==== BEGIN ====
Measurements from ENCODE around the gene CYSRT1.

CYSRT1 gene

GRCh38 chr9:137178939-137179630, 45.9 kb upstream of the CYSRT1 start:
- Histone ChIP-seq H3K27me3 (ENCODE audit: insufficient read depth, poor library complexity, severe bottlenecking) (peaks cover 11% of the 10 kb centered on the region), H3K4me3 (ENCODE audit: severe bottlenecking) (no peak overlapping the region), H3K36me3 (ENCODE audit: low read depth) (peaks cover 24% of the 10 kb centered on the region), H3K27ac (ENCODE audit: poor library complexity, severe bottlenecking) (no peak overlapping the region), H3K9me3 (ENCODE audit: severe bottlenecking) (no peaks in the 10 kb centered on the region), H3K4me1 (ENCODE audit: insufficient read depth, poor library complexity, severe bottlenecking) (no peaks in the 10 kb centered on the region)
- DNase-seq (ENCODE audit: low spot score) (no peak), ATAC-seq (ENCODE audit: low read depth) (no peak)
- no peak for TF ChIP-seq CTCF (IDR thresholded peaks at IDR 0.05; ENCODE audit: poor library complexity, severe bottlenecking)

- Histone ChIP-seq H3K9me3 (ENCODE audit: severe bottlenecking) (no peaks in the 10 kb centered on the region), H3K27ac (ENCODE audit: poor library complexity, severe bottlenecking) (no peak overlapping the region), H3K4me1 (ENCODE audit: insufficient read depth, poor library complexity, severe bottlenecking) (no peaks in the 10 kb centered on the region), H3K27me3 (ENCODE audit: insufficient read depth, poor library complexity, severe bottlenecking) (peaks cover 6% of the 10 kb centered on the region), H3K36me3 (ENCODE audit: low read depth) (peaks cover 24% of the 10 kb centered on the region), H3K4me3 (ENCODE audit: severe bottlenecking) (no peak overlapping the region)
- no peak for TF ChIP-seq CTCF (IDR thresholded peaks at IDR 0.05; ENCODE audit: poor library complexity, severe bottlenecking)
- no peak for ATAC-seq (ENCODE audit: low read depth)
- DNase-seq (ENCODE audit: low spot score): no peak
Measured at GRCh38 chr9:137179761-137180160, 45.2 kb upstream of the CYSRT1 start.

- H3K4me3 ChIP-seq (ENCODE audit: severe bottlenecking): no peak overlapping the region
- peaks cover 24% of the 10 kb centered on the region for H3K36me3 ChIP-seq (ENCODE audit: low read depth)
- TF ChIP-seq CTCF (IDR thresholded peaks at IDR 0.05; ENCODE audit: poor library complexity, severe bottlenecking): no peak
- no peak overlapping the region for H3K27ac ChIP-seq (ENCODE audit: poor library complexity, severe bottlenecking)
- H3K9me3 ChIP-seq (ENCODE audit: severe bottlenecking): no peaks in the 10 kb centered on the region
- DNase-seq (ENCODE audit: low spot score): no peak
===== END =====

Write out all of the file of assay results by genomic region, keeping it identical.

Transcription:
Measurements from ENCODE around the gene CYSRT1.

CYSRT1 gene

GRCh38 chr9:137178939-137179630, 45.9 kb upstream of the CYSRT1 start:
- Histone ChIP-seq H3K27me3 (ENCODE audit: insufficient read depth, poor library complexity, severe bottlenecking) (peaks cover 11% of the 10 kb centered on the region), H3K4me3 (ENCODE audit: severe bottlenecking) (no peak overlapping the region), H3K36me3 (ENCODE audit: low read depth) (peaks cover 24% of the 10 kb centered on the region), H3K27ac (ENCODE audit: poor library complexity, severe bottlenecking) (no peak overlapping the region), H3K9me3 (ENCODE audit: severe bottlenecking) (no peaks in the 10 kb centered on the region), H3K4me1 (ENCODE audit: insufficient read depth, poor library complexity, severe bottlenecking) (no peaks in the 10 kb centered on the region)
- DNase-seq (ENCODE audit: low spot score) (no peak), ATAC-seq (ENCODE audit: low read depth) (no peak)
- no peak for TF ChIP-seq CTCF (IDR thresholded peaks at IDR 0.05; ENCODE audit: poor library complexity, severe bottlenecking)

- Histone ChIP-seq H3K9me3 (ENCODE audit: severe bottlenecking) (no peaks in the 10 kb centered on the region), H3K27ac (ENCODE audit: poor library complexity, severe bottlenecking) (no peak overlapping the region), H3K4me1 (ENCODE audit: insufficient read depth, poor library complexity, severe bottlenecking) (no peaks in the 10 kb centered on the region), H3K27me3 (ENCODE audit: insufficient read depth, poor library complexity, severe bottlenecking) (peaks cover 6% of the 10 kb centered on the region), H3K36me3 (ENCODE audit: low read depth) (peaks cover 24% of the 10 kb centered on the region), H3K4me3 (ENCODE audit: severe bottlenecking) (no peak overlapping the region)
- no peak for TF ChIP-seq CTCF (IDR thresholded peaks at IDR 0.05; ENCODE audit: poor library complexity, severe bottlenecking)
- no peak for ATAC-seq (ENCODE audit: low read depth)
- DNase-seq (ENCODE audit: low spot score): no peak
Measured at GRCh38 chr9:137179761-137180160, 45.2 kb upstream of the CYSRT1 start.

- H3K4me3 ChIP-seq (ENCODE audit: severe bottlenecking): no peak overlapping the region
- peaks cover 24% of the 10 kb centered on the region for H3K36me3 ChIP-seq (ENCODE audit: low read depth)
- TF ChIP-seq CTCF (IDR thresholded peaks at IDR 0.05; ENCODE audit: poor library complexity, severe bottlenecking): no peak
- no peak overlapping the region for H3K27ac ChIP-seq (ENCODE audit: poor library complexity, severe bottlenecking)
- H3K9me3 ChIP-seq (ENCODE audit: severe bottlenecking): no peaks in the 10 kb centered on the region
- DNase-seq (ENCODE audit: low spot score): no peak